As Italy enters its first day of a sweeping, nationwide lockdown Tuesday, European leaders are expected to hold a conference call on how to best curb the spread of the coronavirus across the continent that’s now seen more than 520 deaths from the highly infectious COVID-19.
All 27 nations in the European Union have now reported cases of the coronavirus, EU Health Commissioner Stella Kyriakides told reporters in Brussels, according to Bloomberg, with the majority of cases in Italy. The death toll in Italy reached 463 Monday night, and the outbreak has been dubbed the country's "darkest hour" by Prime Minister Giuseppe Conte.
The number of infections in Italy spiked by 24 percent on Monday, as now at least 9,100 people tested positive for coronavirus in the country. The new figures prompted Conte to institute a nationwide lockdown effective from Tuesday until April 3.
The lockdown is expected to drastically impact the lives of Italy’s 60 million people, restricting travel, leisure, worship, imprisonment and other areas. Cases have been confirmed in all 20 Italian regions, BBC reported. It is the worst-hit country outside of China and the first in Europe to put its entire population on lockdown in the wake of the coronavirus outbreak. Italy also became the first Democratic nation since World War II to announce a nationwide lockdown, according to Bloomberg.
The prime minister initially placed about 16 million Italians under lockdown in the northern Lombardy region, where Milan is located, as well as 14 surrounding provinces, on Sunday. But the lockdown was extended to include the entire country.
Under the nationwide restrictions, some small businesses and shops are allowed to remain open with limited hours, as long as people stand at least three feet apart. Mortgage payments will be suspended across the country, Laura Castelli, Italy’s deputy economy minister, announced on the radio Monday, according to Reuters.
Italians must receive permission from the police to travel by air, train and even road between provinces. Only those with approved work-or family-related reasons will be allowed to travel – but must sign proper documentation and submit to police checks.
Doctors, nurses, and other medical workers in Italy were forced to cancel any planned leave amid the outbreak. Riots broke out in jails in Italy’s Lombardy region over the weekend after family visits were suspended to prevent the spread of the virus.
Activities that usually involve large gatherings of people, including school and university classes, soccer matches and even masses in some regions, have been put on hold until next month. A select number of high-level sporting events and training will be permitted as long as they go on without physical audiences present, The Guardian reported. Museums, cultural centers, swimming pools, spas, sports halls and ski resorts across Italy shut their doors amid the lockdown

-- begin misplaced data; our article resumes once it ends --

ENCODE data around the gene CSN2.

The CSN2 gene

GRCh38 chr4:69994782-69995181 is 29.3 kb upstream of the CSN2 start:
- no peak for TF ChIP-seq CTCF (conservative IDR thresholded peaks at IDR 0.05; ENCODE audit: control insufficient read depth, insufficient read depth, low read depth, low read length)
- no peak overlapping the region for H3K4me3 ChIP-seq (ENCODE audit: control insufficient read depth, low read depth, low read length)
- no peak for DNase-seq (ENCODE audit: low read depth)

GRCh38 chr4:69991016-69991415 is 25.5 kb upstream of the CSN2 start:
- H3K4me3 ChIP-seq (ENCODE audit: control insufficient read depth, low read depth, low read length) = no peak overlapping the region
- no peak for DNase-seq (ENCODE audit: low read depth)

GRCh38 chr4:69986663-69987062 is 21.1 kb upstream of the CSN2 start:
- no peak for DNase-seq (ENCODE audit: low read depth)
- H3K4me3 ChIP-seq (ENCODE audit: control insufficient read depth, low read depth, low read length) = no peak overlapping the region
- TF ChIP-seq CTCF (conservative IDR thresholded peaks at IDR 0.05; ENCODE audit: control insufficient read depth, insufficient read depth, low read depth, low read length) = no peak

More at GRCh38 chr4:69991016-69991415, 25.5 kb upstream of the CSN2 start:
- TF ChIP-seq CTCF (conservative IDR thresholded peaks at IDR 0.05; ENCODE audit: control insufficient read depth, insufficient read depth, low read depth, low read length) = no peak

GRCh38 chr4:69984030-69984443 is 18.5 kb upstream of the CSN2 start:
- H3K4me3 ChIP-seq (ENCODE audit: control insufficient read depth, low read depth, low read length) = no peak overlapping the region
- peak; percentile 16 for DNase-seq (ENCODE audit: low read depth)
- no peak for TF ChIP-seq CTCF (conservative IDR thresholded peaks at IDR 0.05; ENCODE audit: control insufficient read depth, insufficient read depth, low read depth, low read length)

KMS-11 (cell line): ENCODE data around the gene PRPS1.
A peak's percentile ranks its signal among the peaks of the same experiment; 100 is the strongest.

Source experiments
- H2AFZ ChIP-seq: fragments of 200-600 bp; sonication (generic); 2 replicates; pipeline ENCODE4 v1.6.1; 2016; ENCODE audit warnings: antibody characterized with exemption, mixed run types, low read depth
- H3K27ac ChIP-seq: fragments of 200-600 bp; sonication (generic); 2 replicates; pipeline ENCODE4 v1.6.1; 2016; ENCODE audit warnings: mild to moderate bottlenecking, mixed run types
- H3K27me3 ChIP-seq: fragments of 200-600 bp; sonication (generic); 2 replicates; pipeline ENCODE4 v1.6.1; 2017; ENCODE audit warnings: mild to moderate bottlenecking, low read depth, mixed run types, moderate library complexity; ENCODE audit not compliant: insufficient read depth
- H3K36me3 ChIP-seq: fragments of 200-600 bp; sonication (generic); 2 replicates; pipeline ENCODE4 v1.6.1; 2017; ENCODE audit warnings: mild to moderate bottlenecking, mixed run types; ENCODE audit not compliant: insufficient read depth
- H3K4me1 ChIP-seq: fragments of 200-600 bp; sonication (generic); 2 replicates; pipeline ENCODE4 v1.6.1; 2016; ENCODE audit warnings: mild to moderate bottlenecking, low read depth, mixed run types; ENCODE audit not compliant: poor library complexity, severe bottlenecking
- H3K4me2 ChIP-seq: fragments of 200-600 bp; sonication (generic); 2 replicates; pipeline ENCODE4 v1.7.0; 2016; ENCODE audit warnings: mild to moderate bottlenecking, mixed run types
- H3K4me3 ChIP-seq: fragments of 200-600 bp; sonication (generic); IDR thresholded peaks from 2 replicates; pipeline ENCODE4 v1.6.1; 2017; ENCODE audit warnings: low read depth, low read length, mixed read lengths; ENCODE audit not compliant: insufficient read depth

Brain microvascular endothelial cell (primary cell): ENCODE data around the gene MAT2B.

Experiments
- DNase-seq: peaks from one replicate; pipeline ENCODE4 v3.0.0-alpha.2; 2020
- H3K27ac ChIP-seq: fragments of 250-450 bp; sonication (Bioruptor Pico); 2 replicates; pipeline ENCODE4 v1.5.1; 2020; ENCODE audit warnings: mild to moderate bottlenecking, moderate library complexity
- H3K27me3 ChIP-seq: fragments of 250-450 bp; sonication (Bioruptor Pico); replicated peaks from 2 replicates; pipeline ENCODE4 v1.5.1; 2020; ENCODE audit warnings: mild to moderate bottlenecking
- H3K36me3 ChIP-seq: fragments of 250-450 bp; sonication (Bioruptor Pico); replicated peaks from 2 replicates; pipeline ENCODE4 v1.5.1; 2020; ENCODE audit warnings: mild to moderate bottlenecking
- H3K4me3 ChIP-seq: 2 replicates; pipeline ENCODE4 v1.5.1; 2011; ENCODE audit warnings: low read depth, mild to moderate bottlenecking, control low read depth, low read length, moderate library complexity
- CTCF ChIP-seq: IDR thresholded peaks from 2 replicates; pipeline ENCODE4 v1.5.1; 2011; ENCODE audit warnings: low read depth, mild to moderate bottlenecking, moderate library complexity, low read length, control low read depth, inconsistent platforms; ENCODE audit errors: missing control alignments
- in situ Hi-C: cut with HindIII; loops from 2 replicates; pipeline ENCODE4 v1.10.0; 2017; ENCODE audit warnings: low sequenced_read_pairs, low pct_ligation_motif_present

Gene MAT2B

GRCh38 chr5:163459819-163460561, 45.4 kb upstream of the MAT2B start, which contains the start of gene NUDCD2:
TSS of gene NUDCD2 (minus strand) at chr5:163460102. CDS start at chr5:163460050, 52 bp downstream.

Gyms and cinemas have been closed and concerts have been canceled, rendering most prepaid tickets useless, the New York Times reported. Nightclubs will also remain closed, as Conte urged young people to limit their social scene to prevent further spread of the virus.
Conte said the new measures were implemented to protect those who are most vulnerable to the coronavirus -- including the elderly and those with preexisting health conditions.
The United Kingdom, which is no longer formally a part of the European Union, advised its citizens, through Britain's Foreign Office, not to make any unnecessary travel plans to Italy. British Airways then subsequently canceled all flights into and out of Italy Tuesday.
Ireland also canceled its March 17 St. Patrick’s Day parades and celebrations – events that usually attract half a million spectators, with thousands of tourists who come from out of the country, Bloomberg reported. Madonna scrapped her shows in Paris this week amid the coronavirus outbreak.
French President Emmanuel Macron visited the emergency call center of Necker Hospital in Paris to discuss the spread of COVID-19 illnesses. France -- population 67 million -- has documented 30 deaths, while Spain -- population 46.7 million -- has lost 26 people, as of Monday afternoon. The United States has encountered more than 600 cases and some 22 fatalities.
France’s culture minister, Franck Riester, has tested positive with the COVID-19 illness, a colleague confirmed Tuesday. Five cases had already been confirmed in France’s lower house National Assembly, which Riester visited last week. He also met with Macron a few days ago in a separate meeting, France 24 reported. It was not immediately clear if he saw the president before or after his National Assembly visit.
Germany, which implemented harsher and more stringent measures of tracking of the infection chains, recorded its first two coronavirus-related deaths in the country Tuesday morning. Now all 16 German states have confirmed cases – with at least 1,224 cases nationwide. Saxony-Anhalt, located in eastern Germany, was the only state without a reported case until Tuesday, The Local reported.
Fox News' Hollie McKay and David Aaro contributed to this report.